If I can do no more, let my name stand among those who are willing to bear ridicule and reproach for the truth’s sake, and so earn some right to rejoice when the victory is won.
--Louisa May Alcott, writer and reformist (1832-1888)
(100:7.7) Of Jesus it was truly said, "He trusted God." As a man among men he most sublimely trusted the Father in heaven. He trusted his Father as a little child trusts his earthly parent. His faith was perfect but never presumptuous. No matter how cruel nature might appear to be or how indifferent to man's welfare on earth, Jesus never faltered in his faith. He was immune to disappointment and impervious to persecution. He was untouched by apparent failure.
(140:3.11) "Happy are they who are persecuted for righteousness' sake, for theirs is the kingdom of heaven. Happy are you when men shall revile you and persecute you and shall say all manner of evil against you falsely. Rejoice and be exceedingly glad, for great is your reward in heaven.
(140:5.21) So often persecution does follow peace. But young people and brave adults never shun difficulty or danger. "Greater love has no man than to lay down his life for his friends." And a fatherly love can freely do all these things—things which brotherly love can hardly encompass. And progress has always been the final harvest of persecution.
(181:1.6) "Doubt not any of these truths even after you are scattered abroad by persecution and are downcast by many sorrows. When you feel that you are alone in the world, I will know of your isolation even as, when you are scattered every man to his own place, leaving the Son of Man in the hands of his enemies, you will know of mine. But I am never alone; always is the Father with me. Even at such a time I will pray for you. And all of these things have I told you that you might have peace and have it more abundantly. In this world you will have tribulation, but be of good cheer; I have triumphed in the world and shown you the way to eternal joy and everlasting service."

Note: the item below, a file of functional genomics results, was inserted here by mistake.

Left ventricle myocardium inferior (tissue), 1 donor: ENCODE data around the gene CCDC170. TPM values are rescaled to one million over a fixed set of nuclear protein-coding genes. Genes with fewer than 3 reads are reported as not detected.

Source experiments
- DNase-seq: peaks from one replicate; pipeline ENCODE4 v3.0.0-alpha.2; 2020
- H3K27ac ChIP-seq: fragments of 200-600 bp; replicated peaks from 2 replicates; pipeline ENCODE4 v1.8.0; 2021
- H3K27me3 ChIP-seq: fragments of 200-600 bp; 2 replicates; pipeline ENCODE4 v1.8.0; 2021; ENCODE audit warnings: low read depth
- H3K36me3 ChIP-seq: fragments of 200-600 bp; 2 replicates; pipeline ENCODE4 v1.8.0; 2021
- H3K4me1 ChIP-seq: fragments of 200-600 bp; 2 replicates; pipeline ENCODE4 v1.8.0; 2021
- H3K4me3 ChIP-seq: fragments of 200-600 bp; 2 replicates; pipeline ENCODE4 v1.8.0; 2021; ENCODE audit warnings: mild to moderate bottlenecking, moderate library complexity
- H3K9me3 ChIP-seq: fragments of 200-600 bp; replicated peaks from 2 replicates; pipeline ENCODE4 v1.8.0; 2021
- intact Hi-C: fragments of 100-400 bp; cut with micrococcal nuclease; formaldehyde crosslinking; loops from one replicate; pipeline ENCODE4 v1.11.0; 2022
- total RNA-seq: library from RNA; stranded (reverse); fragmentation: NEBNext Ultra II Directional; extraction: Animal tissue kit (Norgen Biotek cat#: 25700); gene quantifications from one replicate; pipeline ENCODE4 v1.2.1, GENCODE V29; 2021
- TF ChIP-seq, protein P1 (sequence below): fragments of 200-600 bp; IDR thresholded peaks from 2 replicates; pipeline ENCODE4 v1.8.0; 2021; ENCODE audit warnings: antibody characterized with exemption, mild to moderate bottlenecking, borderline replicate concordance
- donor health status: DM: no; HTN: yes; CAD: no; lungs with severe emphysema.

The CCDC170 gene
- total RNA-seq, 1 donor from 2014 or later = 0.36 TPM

Louisa May Alcott was an American novelist, short story writer and poet best known as the author of the novel Little Women (1868) and its sequels Little Men (1871) and Jo's Boys (1886). Raised in New England by her transcendentalist parents, Abigail May and Amos Bronson Alcott, she grew up among many of the well-known intellectuals of the day, such as Ralph Waldo Emerson, Nathaniel Hawthorne, Henry David Thoreau, and Henry Wadsworth Longfellow.
Alcott's family suffered from financial difficulties, and while she worked to help support the family from an early age, she also sought an outlet in writing. She began to receive critical success for her writing in the 1860s. Early in her career, she sometimes used pen names such as A. M. Barnard, under which she wrote lurid short stories and sensation novels for adults that focused on passion and revenge.
Published in 1868, Little Women is set in the Alcott family home, Orchard House, in Concord, Massachusetts, and is loosely based on Alcott's childhood experiences with her three sisters, Abigail May Alcott Nieriker, Elizabeth Sewall Alcott, and Anna Alcott Pratt. The novel was well-received at the time and is still popular today among both children and adults. It has been adapted many times to the stage, film, and television.
Alcott was an abolitionist and a feminist and remained unmarried throughout her life. All her life she was active in such reform movements as temperance and women's suffrage. She died from a stroke, two days after her father, in Boston on March 6, 1888.